Staff had received messages early on Wednesday saying “Please note that the university administration has decided to give you a paid holiday starting from today, July 26 2017, until further notice. You are not allowed to enter the university during this period, and your identity cards have been suspended. The transport service will be halted from today and during the period of your vacation.”
Following the decision to bar cleaners from entering the campus, 25 cleaners filed a report to document the incident at the Fifth Settlement Police Station and presented a copy of the report to the Ministry of Manpower and Immigration, according to Mostafa Mohalel, one of the employees who filed the report.
Wael Mohamed, one of the cleaners at the Tahrir campus in downtown Cairo, said about 30 cleaners were barred from entering the campus on Wednesday, with the exception of the head of the housekeeping department and its head supervisor.
Ahmed Hashem, a spokesperson for the striking cleaners,a said the Abdeen Police Station has so far refused to file a report documenting the cleaners being prevented from entering the university, and said the workers would wait until the station chief arrived. If they are unsuccessful in filing the report, he said, they would send a telegram to the general prosecutor’s office containing the details of the incident. He added that a delegation from the Ministry of Manpower visited the striking workers on Tuesday and promised to intervene.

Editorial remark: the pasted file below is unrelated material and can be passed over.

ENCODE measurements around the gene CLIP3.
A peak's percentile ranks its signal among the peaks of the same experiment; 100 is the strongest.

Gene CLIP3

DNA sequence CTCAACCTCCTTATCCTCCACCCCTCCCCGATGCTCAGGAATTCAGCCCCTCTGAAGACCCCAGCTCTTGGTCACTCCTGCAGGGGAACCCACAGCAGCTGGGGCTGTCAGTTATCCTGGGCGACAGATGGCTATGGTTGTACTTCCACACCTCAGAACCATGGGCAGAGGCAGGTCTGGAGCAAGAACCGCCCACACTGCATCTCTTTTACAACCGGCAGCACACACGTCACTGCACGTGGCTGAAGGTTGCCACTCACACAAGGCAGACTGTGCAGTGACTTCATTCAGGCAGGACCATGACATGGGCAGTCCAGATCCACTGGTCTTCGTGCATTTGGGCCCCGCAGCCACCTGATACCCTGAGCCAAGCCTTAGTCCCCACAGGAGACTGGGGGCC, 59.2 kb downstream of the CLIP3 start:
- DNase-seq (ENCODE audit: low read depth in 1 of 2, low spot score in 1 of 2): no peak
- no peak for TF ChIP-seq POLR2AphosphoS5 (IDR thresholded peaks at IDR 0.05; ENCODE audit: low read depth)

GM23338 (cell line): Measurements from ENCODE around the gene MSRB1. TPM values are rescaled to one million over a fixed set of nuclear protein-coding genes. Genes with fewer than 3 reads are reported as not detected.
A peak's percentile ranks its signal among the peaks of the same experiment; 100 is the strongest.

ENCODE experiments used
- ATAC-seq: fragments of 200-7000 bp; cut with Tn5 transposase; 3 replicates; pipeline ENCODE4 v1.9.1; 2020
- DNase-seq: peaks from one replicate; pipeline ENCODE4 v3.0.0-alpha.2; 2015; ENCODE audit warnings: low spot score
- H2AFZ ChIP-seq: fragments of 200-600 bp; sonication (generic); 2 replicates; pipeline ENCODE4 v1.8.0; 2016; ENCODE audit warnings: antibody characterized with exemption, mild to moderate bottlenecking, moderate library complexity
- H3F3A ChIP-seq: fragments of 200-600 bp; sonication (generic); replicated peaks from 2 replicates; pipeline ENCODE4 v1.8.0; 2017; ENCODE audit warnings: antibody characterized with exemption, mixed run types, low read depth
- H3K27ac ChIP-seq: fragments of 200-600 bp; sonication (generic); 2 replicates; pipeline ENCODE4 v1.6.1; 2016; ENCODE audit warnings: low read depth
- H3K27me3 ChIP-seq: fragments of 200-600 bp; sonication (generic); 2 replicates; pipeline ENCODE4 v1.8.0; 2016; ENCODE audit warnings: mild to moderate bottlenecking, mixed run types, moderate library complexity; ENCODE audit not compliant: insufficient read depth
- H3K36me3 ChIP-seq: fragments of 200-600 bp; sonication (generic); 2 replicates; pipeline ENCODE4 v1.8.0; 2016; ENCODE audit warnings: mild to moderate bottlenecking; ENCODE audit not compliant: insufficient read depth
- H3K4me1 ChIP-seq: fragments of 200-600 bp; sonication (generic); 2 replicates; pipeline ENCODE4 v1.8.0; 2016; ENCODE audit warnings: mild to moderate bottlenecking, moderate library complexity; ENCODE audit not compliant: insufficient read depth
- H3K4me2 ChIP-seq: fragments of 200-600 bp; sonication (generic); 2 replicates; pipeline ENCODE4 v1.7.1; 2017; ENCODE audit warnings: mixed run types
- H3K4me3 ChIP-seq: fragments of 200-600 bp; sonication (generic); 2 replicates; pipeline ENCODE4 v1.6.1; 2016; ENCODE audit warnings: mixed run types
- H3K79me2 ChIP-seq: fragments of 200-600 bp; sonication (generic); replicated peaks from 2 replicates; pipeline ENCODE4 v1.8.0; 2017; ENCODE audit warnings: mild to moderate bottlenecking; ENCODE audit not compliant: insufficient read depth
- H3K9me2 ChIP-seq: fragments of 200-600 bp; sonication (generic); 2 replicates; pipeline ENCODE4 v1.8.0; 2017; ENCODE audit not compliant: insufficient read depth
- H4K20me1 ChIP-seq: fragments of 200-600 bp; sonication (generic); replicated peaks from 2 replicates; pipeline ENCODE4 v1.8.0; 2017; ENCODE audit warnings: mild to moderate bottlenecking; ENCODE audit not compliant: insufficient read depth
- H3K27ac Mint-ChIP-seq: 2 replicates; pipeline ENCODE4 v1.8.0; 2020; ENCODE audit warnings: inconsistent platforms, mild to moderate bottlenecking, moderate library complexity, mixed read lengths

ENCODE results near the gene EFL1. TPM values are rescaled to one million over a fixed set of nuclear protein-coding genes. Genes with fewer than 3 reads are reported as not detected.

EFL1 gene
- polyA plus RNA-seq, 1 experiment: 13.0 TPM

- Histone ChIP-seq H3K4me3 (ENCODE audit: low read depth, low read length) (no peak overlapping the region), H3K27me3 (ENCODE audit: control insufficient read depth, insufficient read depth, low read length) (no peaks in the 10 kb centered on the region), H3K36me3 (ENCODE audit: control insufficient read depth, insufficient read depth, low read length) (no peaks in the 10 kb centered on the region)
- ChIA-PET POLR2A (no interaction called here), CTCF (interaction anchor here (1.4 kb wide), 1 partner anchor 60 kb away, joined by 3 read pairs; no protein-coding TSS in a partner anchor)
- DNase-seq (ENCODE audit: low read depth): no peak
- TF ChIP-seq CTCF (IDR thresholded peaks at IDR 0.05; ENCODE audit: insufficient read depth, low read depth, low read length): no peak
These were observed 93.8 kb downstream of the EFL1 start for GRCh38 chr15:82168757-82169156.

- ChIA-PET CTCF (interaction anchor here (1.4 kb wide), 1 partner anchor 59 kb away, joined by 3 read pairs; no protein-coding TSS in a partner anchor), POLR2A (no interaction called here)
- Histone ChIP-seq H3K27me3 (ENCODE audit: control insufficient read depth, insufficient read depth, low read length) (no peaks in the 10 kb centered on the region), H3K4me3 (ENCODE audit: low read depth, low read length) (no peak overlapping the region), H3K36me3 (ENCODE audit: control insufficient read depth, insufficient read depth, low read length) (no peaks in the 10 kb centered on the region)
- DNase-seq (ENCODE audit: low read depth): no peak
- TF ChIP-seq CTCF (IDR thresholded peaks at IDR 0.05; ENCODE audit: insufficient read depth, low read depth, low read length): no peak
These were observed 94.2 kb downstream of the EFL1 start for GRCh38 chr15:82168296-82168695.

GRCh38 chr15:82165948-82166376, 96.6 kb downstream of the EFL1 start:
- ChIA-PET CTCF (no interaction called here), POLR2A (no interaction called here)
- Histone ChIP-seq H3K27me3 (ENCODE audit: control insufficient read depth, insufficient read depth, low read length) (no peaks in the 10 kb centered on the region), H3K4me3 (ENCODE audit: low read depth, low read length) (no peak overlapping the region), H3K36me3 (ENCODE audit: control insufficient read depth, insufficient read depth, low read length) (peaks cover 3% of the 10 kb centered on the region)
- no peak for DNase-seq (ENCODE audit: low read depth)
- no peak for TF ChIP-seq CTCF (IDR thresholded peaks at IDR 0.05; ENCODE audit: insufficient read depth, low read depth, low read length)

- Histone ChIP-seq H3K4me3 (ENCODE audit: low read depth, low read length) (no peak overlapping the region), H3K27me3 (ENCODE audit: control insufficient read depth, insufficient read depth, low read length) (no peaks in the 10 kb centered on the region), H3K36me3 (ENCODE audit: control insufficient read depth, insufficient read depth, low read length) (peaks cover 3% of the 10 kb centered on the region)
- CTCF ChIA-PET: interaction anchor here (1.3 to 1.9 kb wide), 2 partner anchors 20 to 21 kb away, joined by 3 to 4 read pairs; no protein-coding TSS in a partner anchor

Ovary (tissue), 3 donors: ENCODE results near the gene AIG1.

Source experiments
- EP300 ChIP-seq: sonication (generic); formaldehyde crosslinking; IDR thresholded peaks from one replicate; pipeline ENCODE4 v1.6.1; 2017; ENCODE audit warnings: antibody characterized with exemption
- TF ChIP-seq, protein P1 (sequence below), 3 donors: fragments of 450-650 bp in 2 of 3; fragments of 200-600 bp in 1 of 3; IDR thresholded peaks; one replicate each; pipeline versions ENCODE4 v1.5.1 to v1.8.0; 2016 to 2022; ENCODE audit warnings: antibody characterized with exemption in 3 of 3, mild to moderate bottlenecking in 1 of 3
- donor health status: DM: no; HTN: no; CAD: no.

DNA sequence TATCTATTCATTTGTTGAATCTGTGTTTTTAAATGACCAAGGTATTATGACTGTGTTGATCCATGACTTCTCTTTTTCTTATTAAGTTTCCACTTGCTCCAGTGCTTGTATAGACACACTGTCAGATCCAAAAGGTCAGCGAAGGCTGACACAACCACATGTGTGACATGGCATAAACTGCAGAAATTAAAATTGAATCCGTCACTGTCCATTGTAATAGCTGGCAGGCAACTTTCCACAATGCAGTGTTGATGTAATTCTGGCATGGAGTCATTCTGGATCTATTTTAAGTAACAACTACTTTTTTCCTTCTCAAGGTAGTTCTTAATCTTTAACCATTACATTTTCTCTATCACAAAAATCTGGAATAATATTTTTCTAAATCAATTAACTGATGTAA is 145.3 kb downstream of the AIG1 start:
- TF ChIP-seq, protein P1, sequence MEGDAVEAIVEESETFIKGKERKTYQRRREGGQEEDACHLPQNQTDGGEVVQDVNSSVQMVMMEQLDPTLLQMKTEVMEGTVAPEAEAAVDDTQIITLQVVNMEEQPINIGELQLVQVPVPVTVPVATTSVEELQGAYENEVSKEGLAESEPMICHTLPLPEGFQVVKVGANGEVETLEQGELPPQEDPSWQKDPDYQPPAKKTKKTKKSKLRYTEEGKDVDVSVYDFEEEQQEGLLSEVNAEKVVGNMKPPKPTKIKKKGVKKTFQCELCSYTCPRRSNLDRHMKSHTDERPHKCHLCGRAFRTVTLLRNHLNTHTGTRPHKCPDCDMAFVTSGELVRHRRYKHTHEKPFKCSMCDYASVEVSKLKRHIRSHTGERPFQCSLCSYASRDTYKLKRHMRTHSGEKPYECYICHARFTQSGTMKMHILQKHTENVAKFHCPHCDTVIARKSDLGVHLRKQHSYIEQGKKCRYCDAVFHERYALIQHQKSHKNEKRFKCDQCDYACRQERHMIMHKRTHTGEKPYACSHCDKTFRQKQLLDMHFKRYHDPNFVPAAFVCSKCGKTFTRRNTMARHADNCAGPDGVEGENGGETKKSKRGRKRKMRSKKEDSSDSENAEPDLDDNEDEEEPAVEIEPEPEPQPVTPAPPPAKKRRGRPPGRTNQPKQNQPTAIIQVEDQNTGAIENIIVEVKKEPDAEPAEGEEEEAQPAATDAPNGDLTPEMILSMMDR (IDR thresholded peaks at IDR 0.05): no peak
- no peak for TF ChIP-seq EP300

During the past week, a number of cleaners accepted the settlement offered by the university administration. Hashem estimates that so far half of the cleaners have signed the termination of contract letter. One of the cleaners who accepted the severance package, who preferred to remain anonymous, told Mada Masr that the human resources department met with cleaners on an individual basis to present them with the offer of six-months’ pay, adding that a number of cleaners have already been paid their severance package.
The university had justified its move in a statement last week saying “operating AUC’s housekeeping and grounds cleaning services through two highly reputable Egyptian companies will provide improved cleaning and longer hours of service at both campuses.” It added that the companies will provide “modern, high-quality services — at a competitive price and meeting global quality standards — that our students, their families and all who work at AUC deserve and expect,” and described the current services as “unsustainable.”
Hashem pointed out that in 2008 the administration had decreased the cleaners’ workforce from approximately 370 workers to the current 170, despite the increase in workload resulting from the move to the bigger campus that year. He added that one of the prospective companies said they would need 50 staff to maintain the sciences and engineering building, as opposed to the 15 workers currently in charge of cleaning it.
Around 500 faculty members, students and university employees have signed a petition condemning the university’s decision not to renew the cleaners’ contracts, demanding the decision be suspended, the contracts be renewed and a plan to enhance the quality of the current cleaning service be implemented.
The AUC Student Union issued a statement saying “the student union of the American University in Cairo gives its complete support for the striking cleaners, and announces its rejection of the surprise and arbitrary decision by the administration to dissolve the current cleaning department entirely without renewing the contracts of 170 cleaners and resorting to an outside services contractor to conduct cleaning services instead of the current workers.”